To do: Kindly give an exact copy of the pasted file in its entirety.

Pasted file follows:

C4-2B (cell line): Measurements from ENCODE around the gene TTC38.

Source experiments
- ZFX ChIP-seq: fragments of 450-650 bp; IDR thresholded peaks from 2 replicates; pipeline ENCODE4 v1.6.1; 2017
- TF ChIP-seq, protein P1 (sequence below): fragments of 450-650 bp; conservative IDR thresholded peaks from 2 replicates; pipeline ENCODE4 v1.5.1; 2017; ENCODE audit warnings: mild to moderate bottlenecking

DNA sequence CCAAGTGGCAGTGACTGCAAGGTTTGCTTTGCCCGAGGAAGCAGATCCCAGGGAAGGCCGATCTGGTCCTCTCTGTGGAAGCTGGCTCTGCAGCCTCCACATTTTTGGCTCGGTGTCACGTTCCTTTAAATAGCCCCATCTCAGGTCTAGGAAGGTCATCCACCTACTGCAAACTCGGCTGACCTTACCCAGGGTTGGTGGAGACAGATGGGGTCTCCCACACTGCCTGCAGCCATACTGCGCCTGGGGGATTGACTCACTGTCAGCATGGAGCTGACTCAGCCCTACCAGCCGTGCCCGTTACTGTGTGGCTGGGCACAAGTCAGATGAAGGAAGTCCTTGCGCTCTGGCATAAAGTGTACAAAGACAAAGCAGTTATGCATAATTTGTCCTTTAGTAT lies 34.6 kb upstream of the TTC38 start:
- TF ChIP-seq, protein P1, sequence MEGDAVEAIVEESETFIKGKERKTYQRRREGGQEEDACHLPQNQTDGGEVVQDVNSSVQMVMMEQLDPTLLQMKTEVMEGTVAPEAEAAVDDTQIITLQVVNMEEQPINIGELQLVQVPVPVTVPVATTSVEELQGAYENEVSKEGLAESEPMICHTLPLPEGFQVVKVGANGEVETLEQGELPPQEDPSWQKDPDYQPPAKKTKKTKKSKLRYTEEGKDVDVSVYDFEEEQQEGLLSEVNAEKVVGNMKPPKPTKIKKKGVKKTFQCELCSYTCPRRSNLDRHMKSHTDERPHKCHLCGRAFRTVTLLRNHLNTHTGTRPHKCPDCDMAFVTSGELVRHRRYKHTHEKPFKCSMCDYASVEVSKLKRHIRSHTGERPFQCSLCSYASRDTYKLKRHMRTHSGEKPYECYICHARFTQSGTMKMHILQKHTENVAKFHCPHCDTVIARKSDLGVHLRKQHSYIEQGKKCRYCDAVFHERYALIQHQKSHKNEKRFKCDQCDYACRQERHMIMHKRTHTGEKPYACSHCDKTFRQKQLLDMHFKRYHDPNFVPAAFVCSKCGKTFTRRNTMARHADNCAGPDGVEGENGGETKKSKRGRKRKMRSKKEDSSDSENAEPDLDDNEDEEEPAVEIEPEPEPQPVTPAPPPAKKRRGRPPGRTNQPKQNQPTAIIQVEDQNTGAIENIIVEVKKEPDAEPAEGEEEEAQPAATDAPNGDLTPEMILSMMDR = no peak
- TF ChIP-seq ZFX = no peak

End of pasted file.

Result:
C4-2B (cell line): Measurements from ENCODE around the gene TTC38.

Source experiments
- ZFX ChIP-seq: fragments of 450-650 bp; IDR thresholded peaks from 2 replicates; pipeline ENCODE4 v1.6.1; 2017
- TF ChIP-seq, protein P1 (sequence below): fragments of 450-650 bp; conservative IDR thresholded peaks from 2 replicates; pipeline ENCODE4 v1.5.1; 2017; ENCODE audit warnings: mild to moderate bottlenecking

DNA sequence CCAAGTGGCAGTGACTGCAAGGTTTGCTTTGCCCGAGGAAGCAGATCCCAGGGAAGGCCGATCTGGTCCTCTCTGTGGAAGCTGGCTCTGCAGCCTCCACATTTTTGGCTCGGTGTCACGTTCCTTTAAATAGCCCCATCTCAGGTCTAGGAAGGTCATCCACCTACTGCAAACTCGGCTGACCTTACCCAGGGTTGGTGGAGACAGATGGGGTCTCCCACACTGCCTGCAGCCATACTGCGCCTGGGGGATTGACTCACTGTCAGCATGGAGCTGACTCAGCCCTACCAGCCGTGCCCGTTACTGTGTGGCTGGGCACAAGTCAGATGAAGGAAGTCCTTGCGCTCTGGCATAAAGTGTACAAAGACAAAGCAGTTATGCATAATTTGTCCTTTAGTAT lies 34.6 kb upstream of the TTC38 start:
- TF ChIP-seq, protein P1, sequence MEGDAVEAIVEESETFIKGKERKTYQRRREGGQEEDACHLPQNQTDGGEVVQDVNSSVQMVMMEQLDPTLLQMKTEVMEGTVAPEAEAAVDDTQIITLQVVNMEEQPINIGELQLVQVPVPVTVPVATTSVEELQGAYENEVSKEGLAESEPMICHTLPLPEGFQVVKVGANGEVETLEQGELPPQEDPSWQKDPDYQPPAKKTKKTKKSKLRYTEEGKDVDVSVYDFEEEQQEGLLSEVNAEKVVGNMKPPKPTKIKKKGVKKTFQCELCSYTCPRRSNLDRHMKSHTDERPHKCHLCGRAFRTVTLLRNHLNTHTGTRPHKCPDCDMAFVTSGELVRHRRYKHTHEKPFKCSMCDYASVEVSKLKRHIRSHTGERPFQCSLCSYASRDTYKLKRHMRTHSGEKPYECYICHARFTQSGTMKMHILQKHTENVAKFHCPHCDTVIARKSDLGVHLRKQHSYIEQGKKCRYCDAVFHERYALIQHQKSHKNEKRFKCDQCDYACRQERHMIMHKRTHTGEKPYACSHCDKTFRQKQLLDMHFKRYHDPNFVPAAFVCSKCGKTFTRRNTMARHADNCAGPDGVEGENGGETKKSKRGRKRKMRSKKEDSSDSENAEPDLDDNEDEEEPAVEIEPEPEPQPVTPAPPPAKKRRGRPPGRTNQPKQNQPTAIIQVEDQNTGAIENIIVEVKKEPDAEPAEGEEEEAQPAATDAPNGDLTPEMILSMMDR = no peak
- TF ChIP-seq ZFX = no peak